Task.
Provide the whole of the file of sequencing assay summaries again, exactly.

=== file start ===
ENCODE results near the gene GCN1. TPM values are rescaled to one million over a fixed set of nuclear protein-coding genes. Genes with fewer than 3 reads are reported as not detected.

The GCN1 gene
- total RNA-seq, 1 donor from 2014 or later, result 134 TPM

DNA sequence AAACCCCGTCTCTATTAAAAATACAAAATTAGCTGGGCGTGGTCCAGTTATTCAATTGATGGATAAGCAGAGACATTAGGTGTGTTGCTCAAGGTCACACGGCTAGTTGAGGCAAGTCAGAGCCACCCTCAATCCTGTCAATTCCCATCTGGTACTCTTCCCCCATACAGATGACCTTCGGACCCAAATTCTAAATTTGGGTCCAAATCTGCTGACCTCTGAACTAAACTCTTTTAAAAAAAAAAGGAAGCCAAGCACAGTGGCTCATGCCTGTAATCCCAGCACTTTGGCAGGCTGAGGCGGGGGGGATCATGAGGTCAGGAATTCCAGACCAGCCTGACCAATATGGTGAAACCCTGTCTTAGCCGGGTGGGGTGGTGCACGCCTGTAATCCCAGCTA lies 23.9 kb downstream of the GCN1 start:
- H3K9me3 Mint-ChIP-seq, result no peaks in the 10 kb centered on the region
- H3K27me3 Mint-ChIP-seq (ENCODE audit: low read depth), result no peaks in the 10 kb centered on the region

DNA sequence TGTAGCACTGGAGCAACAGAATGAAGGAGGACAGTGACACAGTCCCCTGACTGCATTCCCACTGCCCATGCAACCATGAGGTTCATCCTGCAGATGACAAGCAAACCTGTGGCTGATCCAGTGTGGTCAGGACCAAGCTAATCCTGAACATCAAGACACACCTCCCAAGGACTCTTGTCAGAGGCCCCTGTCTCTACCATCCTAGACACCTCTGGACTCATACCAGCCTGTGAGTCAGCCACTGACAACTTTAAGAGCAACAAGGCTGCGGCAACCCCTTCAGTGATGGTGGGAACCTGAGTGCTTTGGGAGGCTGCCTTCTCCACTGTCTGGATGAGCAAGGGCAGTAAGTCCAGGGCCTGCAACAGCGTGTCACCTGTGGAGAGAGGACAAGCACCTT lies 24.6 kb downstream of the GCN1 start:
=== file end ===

ENCODE results near the gene GCN1. TPM values are rescaled to one million over a fixed set of nuclear protein-coding genes. Genes with fewer than 3 reads are reported as not detected.

The GCN1 gene
- total RNA-seq, 1 donor from 2014 or later, result 134 TPM

DNA sequence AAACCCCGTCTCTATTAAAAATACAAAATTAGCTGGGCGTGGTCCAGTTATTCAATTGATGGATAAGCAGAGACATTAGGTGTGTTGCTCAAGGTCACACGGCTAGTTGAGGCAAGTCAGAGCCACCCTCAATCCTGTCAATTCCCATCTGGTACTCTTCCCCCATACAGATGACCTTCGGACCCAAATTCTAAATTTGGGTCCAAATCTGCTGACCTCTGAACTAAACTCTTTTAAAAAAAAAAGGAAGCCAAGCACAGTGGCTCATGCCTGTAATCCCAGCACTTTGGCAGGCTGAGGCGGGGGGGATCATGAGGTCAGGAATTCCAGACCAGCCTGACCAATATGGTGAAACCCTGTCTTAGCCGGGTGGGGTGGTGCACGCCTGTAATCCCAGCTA lies 23.9 kb downstream of the GCN1 start:
- H3K9me3 Mint-ChIP-seq, result no peaks in the 10 kb centered on the region
- H3K27me3 Mint-ChIP-seq (ENCODE audit: low read depth), result no peaks in the 10 kb centered on the region

DNA sequence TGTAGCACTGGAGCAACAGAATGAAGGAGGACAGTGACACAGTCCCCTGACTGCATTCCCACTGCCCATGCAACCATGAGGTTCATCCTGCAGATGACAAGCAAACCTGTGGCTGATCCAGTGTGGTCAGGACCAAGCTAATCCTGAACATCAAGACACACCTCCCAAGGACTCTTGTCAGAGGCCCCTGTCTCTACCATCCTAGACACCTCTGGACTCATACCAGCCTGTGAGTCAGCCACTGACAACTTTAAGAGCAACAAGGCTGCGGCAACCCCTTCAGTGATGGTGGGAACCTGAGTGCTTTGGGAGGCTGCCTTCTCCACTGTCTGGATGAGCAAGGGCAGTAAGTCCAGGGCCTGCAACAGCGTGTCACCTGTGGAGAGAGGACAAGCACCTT lies 24.6 kb downstream of the GCN1 start: